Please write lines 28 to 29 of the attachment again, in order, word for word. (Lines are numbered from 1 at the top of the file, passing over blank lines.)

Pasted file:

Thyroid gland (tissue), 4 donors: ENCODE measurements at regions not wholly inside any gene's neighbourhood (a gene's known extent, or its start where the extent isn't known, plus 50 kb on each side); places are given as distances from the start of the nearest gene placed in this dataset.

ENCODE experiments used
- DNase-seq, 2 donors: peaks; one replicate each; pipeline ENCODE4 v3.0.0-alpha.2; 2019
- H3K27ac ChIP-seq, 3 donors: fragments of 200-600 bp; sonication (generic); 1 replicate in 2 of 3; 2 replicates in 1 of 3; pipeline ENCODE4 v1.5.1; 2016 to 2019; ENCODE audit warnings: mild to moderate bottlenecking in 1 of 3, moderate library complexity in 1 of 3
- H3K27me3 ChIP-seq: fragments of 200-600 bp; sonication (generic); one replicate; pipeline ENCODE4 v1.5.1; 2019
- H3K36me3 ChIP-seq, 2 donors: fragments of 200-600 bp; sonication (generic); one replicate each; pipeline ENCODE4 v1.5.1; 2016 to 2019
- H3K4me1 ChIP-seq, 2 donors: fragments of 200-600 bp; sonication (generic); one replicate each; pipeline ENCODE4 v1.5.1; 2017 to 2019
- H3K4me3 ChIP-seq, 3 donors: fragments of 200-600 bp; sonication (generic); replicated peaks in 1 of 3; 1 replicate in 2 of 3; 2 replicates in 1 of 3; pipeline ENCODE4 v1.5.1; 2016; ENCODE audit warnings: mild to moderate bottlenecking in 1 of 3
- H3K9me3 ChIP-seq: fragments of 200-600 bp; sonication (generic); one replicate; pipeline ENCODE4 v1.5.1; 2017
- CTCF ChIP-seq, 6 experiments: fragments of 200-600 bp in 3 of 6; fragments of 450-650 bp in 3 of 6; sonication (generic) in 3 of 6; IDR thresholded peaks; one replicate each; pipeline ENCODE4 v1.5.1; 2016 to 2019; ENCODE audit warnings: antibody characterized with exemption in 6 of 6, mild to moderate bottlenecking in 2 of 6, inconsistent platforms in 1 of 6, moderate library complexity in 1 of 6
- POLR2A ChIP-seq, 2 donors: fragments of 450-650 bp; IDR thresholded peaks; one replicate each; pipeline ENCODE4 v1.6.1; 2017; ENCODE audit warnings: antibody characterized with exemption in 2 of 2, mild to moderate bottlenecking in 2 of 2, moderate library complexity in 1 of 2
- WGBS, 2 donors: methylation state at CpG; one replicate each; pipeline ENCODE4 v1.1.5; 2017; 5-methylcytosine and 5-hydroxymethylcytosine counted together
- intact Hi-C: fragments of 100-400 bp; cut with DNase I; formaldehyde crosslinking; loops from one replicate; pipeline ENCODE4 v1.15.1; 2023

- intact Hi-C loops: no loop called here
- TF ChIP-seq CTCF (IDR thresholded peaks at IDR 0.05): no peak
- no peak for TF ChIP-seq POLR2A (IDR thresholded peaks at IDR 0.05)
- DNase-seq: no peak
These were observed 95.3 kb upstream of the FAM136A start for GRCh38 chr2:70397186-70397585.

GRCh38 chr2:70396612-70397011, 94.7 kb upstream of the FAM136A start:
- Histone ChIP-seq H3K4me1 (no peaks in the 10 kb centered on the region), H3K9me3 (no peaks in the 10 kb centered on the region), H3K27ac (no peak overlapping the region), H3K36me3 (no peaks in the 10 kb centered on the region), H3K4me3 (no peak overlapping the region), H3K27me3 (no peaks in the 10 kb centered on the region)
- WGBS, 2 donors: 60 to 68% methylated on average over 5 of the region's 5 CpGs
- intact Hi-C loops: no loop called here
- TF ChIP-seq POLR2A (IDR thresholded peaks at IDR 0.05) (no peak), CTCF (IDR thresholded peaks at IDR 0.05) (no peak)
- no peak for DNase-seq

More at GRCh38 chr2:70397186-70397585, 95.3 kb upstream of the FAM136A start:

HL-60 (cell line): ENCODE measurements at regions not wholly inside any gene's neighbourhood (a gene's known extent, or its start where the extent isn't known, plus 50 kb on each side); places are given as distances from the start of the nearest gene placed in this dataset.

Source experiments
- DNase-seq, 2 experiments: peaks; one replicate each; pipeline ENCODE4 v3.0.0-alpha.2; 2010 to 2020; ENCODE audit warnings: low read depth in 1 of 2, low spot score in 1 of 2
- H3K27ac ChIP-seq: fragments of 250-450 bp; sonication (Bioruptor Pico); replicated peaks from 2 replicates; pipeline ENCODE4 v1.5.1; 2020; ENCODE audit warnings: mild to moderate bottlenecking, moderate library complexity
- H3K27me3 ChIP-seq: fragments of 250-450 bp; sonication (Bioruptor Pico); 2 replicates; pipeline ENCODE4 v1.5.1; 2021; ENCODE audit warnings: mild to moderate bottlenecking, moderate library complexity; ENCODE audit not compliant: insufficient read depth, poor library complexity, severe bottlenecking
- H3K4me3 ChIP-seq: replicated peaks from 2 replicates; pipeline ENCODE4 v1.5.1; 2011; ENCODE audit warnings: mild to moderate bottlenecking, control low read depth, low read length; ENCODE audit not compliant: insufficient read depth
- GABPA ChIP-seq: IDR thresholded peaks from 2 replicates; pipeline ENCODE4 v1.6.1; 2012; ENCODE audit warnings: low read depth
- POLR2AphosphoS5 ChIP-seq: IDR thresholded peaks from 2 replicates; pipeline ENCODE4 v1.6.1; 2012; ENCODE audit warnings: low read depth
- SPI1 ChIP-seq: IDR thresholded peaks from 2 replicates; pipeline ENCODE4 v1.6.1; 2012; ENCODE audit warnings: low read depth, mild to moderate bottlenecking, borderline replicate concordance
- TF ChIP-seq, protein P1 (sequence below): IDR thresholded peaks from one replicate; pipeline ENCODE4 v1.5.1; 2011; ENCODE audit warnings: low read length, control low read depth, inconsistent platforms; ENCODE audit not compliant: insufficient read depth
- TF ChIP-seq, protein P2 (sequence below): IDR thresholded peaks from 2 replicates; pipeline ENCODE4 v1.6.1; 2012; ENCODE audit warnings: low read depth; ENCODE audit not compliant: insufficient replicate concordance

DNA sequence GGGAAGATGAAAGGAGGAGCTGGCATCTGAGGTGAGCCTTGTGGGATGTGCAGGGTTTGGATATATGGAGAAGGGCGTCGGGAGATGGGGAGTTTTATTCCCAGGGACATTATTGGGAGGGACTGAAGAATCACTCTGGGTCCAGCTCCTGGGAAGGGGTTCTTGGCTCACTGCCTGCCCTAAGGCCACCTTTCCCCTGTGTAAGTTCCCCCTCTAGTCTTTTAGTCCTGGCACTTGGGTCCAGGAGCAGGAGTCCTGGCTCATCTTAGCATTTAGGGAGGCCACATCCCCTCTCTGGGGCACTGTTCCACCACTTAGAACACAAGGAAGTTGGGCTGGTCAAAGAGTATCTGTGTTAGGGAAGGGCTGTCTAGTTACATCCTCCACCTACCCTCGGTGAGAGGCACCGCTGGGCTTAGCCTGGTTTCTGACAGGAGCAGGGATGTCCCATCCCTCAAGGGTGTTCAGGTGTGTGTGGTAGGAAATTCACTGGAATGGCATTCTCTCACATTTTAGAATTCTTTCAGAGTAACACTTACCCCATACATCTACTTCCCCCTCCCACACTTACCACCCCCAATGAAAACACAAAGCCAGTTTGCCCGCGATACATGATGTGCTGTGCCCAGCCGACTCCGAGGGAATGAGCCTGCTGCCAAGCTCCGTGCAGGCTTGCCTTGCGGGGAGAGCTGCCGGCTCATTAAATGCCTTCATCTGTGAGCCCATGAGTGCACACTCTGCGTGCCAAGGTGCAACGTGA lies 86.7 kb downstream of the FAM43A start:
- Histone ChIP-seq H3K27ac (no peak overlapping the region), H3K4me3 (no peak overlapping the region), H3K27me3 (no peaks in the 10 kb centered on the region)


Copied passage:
- DNase-seq, 2 experiments: peaks; one replicate each; pipeline ENCODE4 v3.0.0-alpha.2; 2010 to 2020; ENCODE audit warnings: low read depth in 1 of 2, low spot score in 1 of 2
- H3K27ac ChIP-seq: fragments of 250-450 bp; sonication (Bioruptor Pico); replicated peaks from 2 replicates; pipeline ENCODE4 v1.5.1; 2020; ENCODE audit warnings: mild to moderate bottlenecking, moderate library complexity